How would you like to be able to monitor a glaucoma patient’s intraocular (IO) pressure every day? Although at the present time glaucoma cannot be cured, it can often be treated by controlling intraocular (IO) pressures. Controlling IO pressures can save vision. But how often can you, or do you, check your patients’ pressure? Is once every three months adequate? How about once a month? How about once a week? But would your patients visit your office every week?
In my last blog post I described the Glaucoma Simulator Glasses we learned about at the Glaucoma Service Foundation’s CARES Conference. Here I will describe intriguing new technologies that can help patients and vision care professionals monitor IO pressures better.
Dr. L. Jay Katz, Director of the Glaucoma Service at Wills, presented one of the most interesting and intriguing talks at the CARES Conference. His presentation, “Intraocular Pressure: From Snapshot to Movie,” featured news about two new technologies that can permit continuous monitoring (a “movie”) of patients’ IO pressure as opposed to the current “snapshots” once/month, once/week, or once every three months that many patients experience.
The Sensimed Triggerfish® IO monitor is a soft single-use contact lens, worn like a traditional contact lens on a patient’s eye. It is a non-invasive device that provides 24-hour monitoring of changes in pressure within the eye. It consists of a disposable “contact lens” with a built in pressure measurement sensor, an antenna-like receiving device that is placed near the eye to record measurements, and a recording device worn around the neck to track measurements over time. This device allows changes in eye pressure to be measured during normal activities, including sleep, in contrast to the one-time snapshot measurements usually made in the doctor’s office. The patient wears the Triggerfish for up to 24 hours and when the patient returns to the doctor, data are transferred from the recorder to the doctor’s computer for immediate review and analysis. This system holds much potential for monitoring IO pressure over time although it is not yet approved for use in the US.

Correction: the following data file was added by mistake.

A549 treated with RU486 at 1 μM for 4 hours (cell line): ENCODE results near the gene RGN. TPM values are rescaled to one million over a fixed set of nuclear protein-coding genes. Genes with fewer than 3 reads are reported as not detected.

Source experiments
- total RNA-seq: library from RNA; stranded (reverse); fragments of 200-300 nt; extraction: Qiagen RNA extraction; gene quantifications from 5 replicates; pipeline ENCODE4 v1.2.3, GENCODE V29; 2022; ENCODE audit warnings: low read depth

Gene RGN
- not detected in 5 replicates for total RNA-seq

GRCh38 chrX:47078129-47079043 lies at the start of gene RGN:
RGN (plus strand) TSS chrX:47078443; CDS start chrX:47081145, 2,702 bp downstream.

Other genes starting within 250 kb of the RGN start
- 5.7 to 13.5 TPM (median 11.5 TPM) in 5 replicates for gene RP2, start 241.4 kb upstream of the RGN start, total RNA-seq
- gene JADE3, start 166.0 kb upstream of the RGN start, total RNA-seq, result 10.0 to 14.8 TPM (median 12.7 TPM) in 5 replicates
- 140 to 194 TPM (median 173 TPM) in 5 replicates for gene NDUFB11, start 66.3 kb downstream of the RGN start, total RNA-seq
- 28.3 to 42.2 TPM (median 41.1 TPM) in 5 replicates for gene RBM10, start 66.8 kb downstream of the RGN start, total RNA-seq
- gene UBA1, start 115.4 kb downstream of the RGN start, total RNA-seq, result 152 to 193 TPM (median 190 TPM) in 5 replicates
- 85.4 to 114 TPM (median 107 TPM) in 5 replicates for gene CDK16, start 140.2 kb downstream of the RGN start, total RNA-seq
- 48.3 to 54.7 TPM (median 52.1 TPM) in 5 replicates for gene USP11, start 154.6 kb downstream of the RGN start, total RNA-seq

The other system Dr. Katz presented is the Mesotec implanted IO pressure measurement system. Mesotec’s device is a micro eye implant that can be introduced during surgery that glaucoma patients might undergo to reduce pressure. IO pressure measurements are transmitted wirelessly by telemetry to a recording device where the data can be stored until evaluated by the doctor. The company states that it will enable doctors and patients to quickly and accurately measure and chart IO pressure, providing doctors with the information needed to more effectively treat glaucoma. Dr. Katz reports that the device is currently under trial at Wills; when offered to patients who are already scheduled for surgery nearly 50% are interested in participating in the evaluation of the system.
It is known that IO pressures can vary during the day, during activities, and during sleep. The current snapshot approach provides a single measurement whereas these systems can help eye care professionals structure improved treatment and therapy plans to more effectively control pressures and the ill effects of glaucoma.
Tell me what you think.
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Tom Cockley is president of Gulden Ophthalmics and is the third generation of the nearly 75-year-old visionary company that brings innovative, time-saving, utilitarian products to vision and health care professionals.
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